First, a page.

It’s Breast Cancer Awareness Month this October, so we thought we’d use the opportunity to get you not just thinking about your ladies, but checking them, too. With approximately 19.4 million women in South Africa at risk of being diagnosed with breast cancer, it’s the most common form of cancer (apart from non-melanoma skin cancer) affecting women of all races, with a one in 26 lifetime risk in SA alone. As such, it’s more important than ever to check your breasts regularly for lumps or irregularities, and to contact your healthcare practitioner immediately should you find any.
Follow our easy guide to performing your own breast self-exam, and find out what you should be looking out for.
1 Take a look at your breasts in the mirror. Are they the usual size, shape and colour? If you notice any dimpling or puckering of the skin, any change in your nipples’ position or any redness, soreness or swelling, contact your doctor immediately.
2 Lift your arms above your head and examine your breasts for the same identifiers. Pay particular attention to whether or not any fluid may be coming from your nipples, whether watery, milky or bloody. If any of these irregularities are present, make sure you see your doctor for a diagnosis.
3 For a more hands-on approach, lie down with a pillow under your right shoulder and your right arm behind your head. With the finger pads of your left hand, touch your right breast firmly and smoothly (applying a cream or shower gel first may make the motion easier), keeping your fingers together and moving in small circles.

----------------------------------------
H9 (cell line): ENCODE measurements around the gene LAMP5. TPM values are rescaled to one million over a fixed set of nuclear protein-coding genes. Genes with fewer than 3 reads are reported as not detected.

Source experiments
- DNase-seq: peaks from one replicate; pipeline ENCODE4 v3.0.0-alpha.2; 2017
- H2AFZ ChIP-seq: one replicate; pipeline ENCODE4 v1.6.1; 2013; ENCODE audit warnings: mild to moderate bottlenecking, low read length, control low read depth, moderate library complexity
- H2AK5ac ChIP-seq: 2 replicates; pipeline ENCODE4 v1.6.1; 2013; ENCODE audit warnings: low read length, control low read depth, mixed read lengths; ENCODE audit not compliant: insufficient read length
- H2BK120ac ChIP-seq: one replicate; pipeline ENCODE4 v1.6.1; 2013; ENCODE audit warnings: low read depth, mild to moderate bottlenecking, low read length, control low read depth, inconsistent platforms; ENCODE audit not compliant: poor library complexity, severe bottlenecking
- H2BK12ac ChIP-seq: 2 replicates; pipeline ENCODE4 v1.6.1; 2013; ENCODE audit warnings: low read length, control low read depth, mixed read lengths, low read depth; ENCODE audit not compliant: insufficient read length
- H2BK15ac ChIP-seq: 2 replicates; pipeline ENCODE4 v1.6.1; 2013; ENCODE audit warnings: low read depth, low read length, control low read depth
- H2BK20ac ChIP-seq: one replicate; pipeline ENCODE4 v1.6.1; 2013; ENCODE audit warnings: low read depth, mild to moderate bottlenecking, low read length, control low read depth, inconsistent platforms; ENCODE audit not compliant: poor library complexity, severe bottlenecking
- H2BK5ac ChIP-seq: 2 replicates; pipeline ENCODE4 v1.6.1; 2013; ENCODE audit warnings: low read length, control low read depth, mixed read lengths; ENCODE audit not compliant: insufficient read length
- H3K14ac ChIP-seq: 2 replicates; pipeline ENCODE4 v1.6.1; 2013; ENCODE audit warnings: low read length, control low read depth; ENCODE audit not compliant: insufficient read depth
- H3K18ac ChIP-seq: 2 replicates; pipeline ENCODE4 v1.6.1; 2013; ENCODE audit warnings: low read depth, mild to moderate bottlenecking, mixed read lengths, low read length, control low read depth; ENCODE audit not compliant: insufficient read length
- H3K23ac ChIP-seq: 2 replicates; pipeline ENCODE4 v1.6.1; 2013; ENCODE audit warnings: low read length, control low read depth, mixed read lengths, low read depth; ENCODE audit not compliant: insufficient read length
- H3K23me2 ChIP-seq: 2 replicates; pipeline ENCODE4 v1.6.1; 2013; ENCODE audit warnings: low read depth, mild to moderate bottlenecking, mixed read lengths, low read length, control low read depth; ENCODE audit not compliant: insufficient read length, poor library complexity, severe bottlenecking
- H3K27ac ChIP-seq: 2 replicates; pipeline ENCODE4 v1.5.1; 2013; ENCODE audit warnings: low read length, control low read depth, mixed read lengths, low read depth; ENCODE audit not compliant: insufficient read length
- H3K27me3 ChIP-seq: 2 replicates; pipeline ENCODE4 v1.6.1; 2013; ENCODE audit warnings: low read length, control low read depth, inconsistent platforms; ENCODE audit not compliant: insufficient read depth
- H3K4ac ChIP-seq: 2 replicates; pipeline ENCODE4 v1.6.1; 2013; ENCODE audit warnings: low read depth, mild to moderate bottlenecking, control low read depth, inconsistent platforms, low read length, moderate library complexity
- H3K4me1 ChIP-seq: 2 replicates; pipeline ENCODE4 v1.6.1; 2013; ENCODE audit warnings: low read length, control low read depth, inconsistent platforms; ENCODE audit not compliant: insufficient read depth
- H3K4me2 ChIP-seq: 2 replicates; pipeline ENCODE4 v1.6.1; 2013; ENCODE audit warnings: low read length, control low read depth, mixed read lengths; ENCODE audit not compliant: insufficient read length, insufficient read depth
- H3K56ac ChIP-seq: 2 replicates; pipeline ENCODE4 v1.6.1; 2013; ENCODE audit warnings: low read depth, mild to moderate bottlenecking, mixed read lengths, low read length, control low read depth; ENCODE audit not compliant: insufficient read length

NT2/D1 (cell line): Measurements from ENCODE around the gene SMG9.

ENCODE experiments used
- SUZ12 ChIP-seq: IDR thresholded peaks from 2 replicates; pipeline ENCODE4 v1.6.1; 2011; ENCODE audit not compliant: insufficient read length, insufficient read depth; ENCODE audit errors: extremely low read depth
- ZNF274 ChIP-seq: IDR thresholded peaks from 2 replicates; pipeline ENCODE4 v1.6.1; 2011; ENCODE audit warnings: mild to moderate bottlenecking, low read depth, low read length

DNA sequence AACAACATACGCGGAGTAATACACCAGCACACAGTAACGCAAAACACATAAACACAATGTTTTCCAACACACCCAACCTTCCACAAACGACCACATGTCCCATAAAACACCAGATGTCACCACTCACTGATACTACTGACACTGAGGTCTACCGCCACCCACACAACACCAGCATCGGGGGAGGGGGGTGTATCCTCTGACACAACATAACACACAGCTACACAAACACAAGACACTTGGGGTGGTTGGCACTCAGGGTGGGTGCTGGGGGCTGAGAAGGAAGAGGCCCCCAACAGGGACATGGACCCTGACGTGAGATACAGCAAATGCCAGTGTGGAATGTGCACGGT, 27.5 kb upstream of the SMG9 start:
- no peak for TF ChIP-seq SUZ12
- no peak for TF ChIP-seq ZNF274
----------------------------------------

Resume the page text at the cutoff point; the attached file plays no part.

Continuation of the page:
4 Repeat the movement from the top of your breast to the bottom, side to side, and all the way from your armpit to your cleavage in the centre of your chest. Either work your way from your nipple outwards, or go from top to bottom, but make sure you cover your entire breast with firm strokes. Once you’ve examined your right breast, repeat the same process with the left. Keep in mind that because your breast is made up of both firm and soft tissue, certain lumps and bumps under the skin are normal. If you feel an irregularity you’re unsure of, check whether or not there is a similar lump on your other breast in the same place. Any bumps that feel harder than the rest or different to your other breast tissue should immediately be checked with your doctor.
5 No time to lie down? Check your breasts while you’re in the shower. After lathering on soap, raise your right arm above your head and use your left hand to check your right breast, working your fingers in the same circular motion. Repeat the same check on the other side, feeling for any irregular lumps.
While performing a self-exam may seem awkward, it’s a necessary step in early detection, and one that you should carry out at least once a month during ovulation. The more familiar you are with your body and its changes, the earlier you’ll be able to seek treatment should you ever need to. Spread the word among your family members and friends, and make sure you look after your health this month and every month.
If you’re looking to support Breast Cancer Awareness Month this October in ways big or small, here are seven charitable products we love.